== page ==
In which the world of culinary hedonism is explored with a cup and a half of curiosity, a heaping tablespoon of passion and a dash of clumsiness.

Wednesday, May 13, 2009

Sixth Post - Spiced Pear with Cheese Flight Appetizer

Ah, girl talk... nothing beats it. So when my friend Meg called, we made plans for a full-fledged evening of chatting and food. She'd bring the beverage and dessert (wine and chocolate, of course!) and I would cook dinner. I decided to start things off with an appetizer that actually originated as a sneaky plan of my mom's to get everyone in our family to the table for dinner.

See, during family dinners, we always get carried away with the visiting part, and no matter how many times or how loudly you ask everyone to get to the table, no one will listen. My mom solved that problem by wafting the smell of this appetizer through the air, and magically, everyone turned up at the table to eat it. She could then get the last-minute dinner things prepped while everyone was in one place - eating the appetizer.
Here's what you'll need. Note the flexibility of ingredients - that's what makes this such a nice easy app!
~1 can half pears in heavy syrup
~Brown sugar
~Extract - vanilla, almond, even cherry brandy works
~Dried fruit - cherries, cranberries, raisens, apricots, anything goes
~Small bowls/dessert dishes
~The capacity to not scald yourself with extremely hot liquid

Place a pear half in a dessert dish with a bit of its own syrup. Add brown sugar (a good tablespoon or so) and then add a bit of extract. Place a piece of dried fruit on top. You can even garnish that with a clove or a sweetened nut. Put the dishes on a plate (because they will boil over) and put them in the microwave for about 3 minutes. When they're about the temperature of molten rock, take them out of the microwave. This produces the effect of an intoxicating aroma that will be sure to get everyone to the table. Don't worry - if your dinner guests move as slowly as my family, the pears will cool enough to an edible temperature in no time.


No matter how simple a recipe, there is ALWAYS something that can throw a speedbump into the leisurely road that was your dinner. The trick to this, I've learned from observation and experience, is not to panic, but rather, to take stock of what you have on hand and use it. Creativity as a last-minute fix can lead to some pretty fun inventions.


So I prepared to make this appetizer for Meg tonight, and upon surveying my pear supply, forgot that I had eaten most of the can the other day on my way out the door... leaving the two smallest halves in the can. Well this just won't do. I supplimented the lack of pear by adding two dried apricots and ample almond extract, but still wasn't satisfied. This was supposed to be a dessert dish brimming with fruitful goodness. It just looked scant.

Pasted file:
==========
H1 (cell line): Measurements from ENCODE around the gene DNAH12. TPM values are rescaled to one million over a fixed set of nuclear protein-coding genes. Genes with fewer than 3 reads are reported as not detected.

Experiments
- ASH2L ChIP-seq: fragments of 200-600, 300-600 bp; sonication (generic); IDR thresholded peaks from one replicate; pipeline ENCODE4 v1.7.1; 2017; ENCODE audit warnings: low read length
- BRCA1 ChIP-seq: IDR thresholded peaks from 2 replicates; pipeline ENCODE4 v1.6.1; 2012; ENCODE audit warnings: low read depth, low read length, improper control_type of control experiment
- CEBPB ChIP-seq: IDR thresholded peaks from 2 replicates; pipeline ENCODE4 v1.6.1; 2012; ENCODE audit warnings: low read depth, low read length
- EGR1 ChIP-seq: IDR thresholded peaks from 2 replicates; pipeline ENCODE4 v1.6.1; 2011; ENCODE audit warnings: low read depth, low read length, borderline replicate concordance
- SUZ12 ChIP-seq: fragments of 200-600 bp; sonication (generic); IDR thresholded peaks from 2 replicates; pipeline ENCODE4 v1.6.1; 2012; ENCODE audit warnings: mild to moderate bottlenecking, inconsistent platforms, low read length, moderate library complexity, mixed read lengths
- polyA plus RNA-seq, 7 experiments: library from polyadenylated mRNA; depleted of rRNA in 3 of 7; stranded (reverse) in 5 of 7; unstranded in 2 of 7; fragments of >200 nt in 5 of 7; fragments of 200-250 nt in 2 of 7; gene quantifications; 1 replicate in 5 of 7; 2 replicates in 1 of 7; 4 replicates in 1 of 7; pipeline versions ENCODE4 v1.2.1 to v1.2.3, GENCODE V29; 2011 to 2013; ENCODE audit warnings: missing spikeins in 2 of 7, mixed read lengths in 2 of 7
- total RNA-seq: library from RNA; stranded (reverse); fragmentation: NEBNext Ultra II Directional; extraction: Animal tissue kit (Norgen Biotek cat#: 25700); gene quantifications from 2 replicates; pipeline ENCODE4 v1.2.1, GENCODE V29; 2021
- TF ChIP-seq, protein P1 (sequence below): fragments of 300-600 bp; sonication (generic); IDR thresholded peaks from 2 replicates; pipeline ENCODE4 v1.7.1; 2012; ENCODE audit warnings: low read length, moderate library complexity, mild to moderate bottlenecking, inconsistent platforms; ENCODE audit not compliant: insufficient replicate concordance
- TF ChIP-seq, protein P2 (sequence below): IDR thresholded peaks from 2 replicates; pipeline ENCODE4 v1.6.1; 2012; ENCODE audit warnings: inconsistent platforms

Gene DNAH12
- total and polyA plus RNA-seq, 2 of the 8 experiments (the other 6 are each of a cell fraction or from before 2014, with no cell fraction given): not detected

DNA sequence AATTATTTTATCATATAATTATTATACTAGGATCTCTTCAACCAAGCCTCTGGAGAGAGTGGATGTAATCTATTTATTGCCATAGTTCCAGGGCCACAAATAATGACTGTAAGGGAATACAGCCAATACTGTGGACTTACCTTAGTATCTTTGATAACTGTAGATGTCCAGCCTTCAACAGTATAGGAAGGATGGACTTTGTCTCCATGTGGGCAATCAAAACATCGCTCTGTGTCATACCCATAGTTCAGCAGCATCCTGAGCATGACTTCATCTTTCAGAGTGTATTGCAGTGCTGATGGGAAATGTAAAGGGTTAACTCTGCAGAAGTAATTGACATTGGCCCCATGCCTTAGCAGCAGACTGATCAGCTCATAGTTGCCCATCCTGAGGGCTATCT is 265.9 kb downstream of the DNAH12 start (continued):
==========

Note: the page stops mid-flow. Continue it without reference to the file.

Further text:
Thankfully, WEGMANS came to the rescue! I had one of their cheese flights for one in my fridge (don't I always?) so I cut a slice of bread (Wegman's hearty potato, naturally) into six small squares (3 for each of us) and toasted them in my toaster oven. I then placed a slice of each kind of cheese on them. The effect was an appetizer consisting of the spiced pear and apricots and three squares of toast with cheese. The cheese in this week's flight was strawberry cheddar, St. Andre (a sheep's milk cheese with a taste that's a cross between brie and chevre) and roqueforte.
So what you'll need for the second part:
~1 slice of bread for every 2 guests
~An assortment of cheeses

Meg brought over the most lovely pinot noir called Gala Rouge by Bon Vivant vineyards. It was the perfect wine for our evening! It paired wonderfully with the pear appetizer and cheese, and then it continued to pair well with the parmesan chicken, tortellini in herbed butter and green beans... and it even went delightfully with the Cadbury dark and milk chocolate bars she brought with the wine!

Dinner with a good friend, wine and chocolate... the triumvirate of companionship!

Yours in the love of good food and wine,


The blogger is not an experienced chef. She takes no responsibility for the quality of the meals prepared while following her advice. Use your own judgment regarding cooking times and proper food handling.